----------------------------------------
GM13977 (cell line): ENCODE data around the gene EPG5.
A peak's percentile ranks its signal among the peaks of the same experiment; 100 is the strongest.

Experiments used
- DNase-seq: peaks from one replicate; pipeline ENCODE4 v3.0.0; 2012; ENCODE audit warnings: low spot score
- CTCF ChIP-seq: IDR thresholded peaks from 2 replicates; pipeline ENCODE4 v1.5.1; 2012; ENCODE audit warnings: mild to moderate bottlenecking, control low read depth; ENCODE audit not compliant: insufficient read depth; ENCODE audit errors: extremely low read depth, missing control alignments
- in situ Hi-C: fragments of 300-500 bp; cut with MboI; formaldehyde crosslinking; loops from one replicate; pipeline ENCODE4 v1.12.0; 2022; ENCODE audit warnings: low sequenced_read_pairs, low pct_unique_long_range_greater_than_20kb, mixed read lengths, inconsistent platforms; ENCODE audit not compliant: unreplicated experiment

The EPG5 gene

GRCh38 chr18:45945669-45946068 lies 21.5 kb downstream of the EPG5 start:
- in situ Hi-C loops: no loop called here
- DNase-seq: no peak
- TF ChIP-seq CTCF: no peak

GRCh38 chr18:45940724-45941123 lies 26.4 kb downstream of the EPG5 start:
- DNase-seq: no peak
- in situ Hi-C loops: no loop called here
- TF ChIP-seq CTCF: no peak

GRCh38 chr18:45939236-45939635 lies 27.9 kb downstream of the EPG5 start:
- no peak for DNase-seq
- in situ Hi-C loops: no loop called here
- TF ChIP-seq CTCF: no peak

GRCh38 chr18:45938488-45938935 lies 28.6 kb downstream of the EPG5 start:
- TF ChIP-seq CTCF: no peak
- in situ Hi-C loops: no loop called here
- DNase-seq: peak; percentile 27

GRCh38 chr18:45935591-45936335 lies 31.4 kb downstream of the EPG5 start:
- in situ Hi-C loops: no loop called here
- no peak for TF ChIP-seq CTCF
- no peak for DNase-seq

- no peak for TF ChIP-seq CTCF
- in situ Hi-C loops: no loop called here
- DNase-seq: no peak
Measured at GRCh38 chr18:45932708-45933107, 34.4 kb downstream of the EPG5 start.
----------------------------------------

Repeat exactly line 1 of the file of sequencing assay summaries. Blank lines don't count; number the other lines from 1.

GM13977 (cell line): ENCODE data around the gene EPG5.